Sunday, November 01, 2009

Bizarre commentary by Jamaican literature prof on violent lyrics

I'm sure many of you have heard about how homophobic Jamaica is, all the way up to the murder of gays and lesbians. Part of the responsibility for this, it has been suggested by some, are antigay violent lyrics by local artists calling in their songs for the murder of gays and lesbians. Here's the take of a local academic arguing that gays and lesbians who call for such artists' concerts to be canceled and boycotted are 'pathological'. Check out her take on the issue first, and then read my commentary below. Turns out to be the case that she attended the latest CD launch of the artist who called in past lyrics for the murder of gay people. I sent the below reply to the newspaper that published her OpEd; realistically you won't see my riposte there, though. Jamaican public debate is sufficiently incestuous to prevent that from happening. -

To whom it may concern:

Professor Cooper's editorial, well-intentioned and unusually considerate (by Jamaican standards) doesn't add up. She complains essentially that a Jamaican singer whose repertoire included a song calling for the killing of gay people is still subjected to boycott campaigns by gays and lesbians in other countries. She calls such campaigns 'perverse'. Cooper considers the offending song's lyrics 'infamous', however anyone not wanting the singer to perform in their neighbourhood is acting under a 'particularly perverse pathology'. Really, is my attempt at keeping such artists out of my country sick, Professor Cooper? So, our Jamaican artist sings infamous songs, while those who would be at the receiving end of his murderous art are sick (aka pathological). Nice touch professor, truly a well-balanced statement. You should be safe in homophobic Jamaica (whatever that means these days).

What reasons has Professor Cooper on offer for her take on the issue?

Well, for starters, she points out that our artist hero hasn't sung the song in question for awhile and launched recently a CD hoping it would be bought by amongst others gays, lesbians, and - guess what - even slim people. Let me just say that to the best of my knowledge, he has not yet apologized and retracted the song in question. That a more market savvy performer tries to increase market share is understandable, but surely shouldn't be seen as evidence for a changed mind set.

Comes the professor's next reason: the US based ACLU is defending the artist's 'right' to perform. The ACLU, of course, also defends the KKK's right to propagate its racist views in public. It's the result of a particularly silly bit of US Constitution that puts virtually no limits on speech acts, unlike any other country in the world. You could not make such statements anywhere in Europe (neither the Jamaican artist's 'lyrics' nor the KKKs racist rabble-rousing). The result is that such societies are more cohesive and peaceful than the USA.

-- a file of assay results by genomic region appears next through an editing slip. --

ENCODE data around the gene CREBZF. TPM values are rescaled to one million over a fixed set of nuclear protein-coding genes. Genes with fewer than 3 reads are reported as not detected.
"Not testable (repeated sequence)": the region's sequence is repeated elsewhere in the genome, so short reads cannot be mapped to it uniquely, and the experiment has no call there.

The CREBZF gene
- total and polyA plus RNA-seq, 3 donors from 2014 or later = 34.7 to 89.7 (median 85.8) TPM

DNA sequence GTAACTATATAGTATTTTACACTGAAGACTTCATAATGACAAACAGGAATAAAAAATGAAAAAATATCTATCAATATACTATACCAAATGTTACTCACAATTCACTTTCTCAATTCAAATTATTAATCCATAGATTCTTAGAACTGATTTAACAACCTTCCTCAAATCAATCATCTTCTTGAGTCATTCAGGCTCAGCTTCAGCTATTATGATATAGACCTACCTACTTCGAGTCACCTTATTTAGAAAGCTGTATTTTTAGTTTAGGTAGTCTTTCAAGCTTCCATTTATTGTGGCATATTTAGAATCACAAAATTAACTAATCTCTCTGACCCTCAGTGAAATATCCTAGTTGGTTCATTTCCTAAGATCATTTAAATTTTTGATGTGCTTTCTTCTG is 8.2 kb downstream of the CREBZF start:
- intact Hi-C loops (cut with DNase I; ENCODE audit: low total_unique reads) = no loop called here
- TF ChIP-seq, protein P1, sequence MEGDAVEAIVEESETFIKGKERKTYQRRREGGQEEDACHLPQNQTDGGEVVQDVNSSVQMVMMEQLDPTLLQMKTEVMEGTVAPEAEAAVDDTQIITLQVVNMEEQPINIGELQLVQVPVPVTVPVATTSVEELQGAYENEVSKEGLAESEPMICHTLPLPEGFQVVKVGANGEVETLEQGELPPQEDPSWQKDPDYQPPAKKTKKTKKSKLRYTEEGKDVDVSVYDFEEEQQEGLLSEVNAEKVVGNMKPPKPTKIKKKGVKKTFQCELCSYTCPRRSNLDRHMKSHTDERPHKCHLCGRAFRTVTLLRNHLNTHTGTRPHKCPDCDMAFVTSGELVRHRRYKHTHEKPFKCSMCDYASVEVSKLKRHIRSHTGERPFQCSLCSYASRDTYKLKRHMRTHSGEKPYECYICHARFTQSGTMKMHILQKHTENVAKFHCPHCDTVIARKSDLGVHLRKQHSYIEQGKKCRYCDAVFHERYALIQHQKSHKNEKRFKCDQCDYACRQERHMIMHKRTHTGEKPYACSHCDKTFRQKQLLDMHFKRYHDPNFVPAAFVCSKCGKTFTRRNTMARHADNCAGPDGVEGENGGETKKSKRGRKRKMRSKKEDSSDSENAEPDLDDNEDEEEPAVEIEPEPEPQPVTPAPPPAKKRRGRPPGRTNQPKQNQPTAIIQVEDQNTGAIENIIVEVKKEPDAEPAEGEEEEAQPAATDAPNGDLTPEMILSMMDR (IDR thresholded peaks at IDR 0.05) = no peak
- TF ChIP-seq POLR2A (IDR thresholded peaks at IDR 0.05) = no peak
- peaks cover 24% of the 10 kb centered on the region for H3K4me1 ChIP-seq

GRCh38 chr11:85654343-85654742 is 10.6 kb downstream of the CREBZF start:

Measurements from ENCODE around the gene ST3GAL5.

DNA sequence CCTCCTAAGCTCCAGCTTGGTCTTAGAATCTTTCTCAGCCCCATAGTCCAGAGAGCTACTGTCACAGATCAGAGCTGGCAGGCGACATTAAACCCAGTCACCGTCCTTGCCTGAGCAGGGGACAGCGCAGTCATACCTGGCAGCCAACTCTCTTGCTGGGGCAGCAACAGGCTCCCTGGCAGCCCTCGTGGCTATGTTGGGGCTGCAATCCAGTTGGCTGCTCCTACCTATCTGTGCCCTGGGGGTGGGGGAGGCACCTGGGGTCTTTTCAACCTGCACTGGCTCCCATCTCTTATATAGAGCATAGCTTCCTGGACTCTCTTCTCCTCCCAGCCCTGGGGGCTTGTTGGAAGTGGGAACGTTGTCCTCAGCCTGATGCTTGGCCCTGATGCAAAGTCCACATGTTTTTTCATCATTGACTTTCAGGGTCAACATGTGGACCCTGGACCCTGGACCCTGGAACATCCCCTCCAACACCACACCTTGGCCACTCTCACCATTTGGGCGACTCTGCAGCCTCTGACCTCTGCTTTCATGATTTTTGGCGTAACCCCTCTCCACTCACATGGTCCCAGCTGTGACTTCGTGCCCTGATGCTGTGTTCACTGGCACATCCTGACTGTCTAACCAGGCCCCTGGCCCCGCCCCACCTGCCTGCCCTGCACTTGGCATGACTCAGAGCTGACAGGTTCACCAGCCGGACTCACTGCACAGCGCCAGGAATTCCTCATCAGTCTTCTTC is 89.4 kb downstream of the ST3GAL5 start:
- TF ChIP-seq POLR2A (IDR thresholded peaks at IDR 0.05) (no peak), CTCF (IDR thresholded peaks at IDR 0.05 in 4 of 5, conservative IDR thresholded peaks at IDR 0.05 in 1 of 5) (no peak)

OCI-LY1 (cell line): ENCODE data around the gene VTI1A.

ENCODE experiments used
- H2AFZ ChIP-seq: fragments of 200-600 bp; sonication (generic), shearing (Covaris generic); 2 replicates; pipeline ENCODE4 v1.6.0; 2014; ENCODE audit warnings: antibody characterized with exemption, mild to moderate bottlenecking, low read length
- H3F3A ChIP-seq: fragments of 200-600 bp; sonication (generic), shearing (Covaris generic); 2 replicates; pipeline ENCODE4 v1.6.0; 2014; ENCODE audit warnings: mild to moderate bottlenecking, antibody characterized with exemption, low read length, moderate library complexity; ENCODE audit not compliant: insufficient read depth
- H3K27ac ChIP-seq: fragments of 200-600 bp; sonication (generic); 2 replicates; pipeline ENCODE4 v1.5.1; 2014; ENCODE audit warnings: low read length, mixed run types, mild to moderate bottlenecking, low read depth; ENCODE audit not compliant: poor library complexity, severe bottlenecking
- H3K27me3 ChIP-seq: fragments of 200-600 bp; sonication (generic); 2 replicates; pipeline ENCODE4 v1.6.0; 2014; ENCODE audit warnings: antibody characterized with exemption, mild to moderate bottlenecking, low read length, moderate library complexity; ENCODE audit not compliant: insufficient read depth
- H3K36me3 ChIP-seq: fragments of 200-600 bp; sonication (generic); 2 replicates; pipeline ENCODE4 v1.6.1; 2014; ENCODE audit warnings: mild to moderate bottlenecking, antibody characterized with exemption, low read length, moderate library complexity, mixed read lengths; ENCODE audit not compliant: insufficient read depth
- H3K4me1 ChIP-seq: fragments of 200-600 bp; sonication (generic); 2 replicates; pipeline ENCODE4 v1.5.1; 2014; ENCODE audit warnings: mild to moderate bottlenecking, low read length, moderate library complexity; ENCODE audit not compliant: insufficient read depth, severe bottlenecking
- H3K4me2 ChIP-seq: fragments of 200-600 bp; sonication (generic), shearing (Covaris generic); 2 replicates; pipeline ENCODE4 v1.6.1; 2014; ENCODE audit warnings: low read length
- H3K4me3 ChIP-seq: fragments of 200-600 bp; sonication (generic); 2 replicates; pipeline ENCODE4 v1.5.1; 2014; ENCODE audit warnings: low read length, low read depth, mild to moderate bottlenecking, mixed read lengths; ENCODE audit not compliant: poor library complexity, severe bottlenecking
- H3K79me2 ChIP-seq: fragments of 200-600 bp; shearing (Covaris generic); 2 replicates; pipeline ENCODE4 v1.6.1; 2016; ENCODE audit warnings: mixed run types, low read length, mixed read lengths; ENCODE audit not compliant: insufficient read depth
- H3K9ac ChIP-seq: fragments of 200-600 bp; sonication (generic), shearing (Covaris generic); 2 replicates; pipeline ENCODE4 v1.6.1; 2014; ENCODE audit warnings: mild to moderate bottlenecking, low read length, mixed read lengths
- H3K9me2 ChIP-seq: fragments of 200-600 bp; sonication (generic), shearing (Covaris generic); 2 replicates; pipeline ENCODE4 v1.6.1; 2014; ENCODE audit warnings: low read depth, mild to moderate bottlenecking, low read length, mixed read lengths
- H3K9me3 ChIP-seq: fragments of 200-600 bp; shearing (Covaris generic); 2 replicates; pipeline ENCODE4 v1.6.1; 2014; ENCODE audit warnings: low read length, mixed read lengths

And another lost-case type argument from our literary professor. She claims, citing an unsubstantiated statement from an ACLU activist, that there is no causal evidence that hate speech calling for violence against minority groups leads to such violence. There is an obvious reason for this: actions usually have multiple causes, some conscious, others unconscious. We do know that propaganda works; why it shouldn't work in a pathologically homophobic place such as Jamaica remains a mystery to me. Gay people have experienced time and again spikes in anti-gay violence following high-profile homophobic statements by artists or politicians and the like. Equally, many minority ethnic people in Britain were deeply incensed when the BBC permitted recently the BNP leader Nick Griffin to speak on a program. They pointed out that the mainstreaming of racism will undoubtedly lead to an increase in racist violence. I wonder whether Professor Cooper fully appreciates the implications of her feeble attempt at denying the link between homophobic statements calling for violence against gays and lesbians and the occurrence of such violence.

Her last unsubstantiated claim is that fans potentially engaging in homophobic violence would not do so after dancing to artists' tunes encouraging them to kills gays and lesbians. Is she seriously suggesting that there might be people out there who were considering killing gays and lesbians and then these folks get prevented from doing this because they attend a concert with an artists calling on them to go through with their tentative plans? What can I say, this surely is a breathtaking empirical claim without any basis in fact.

So, there you go, now you know why us folks outside your island go out of our way to have your violence and art kept where it belongs, namely on your island - as your problem, not ours. Let Buju apologize for this song and we will welcome him with open arms.

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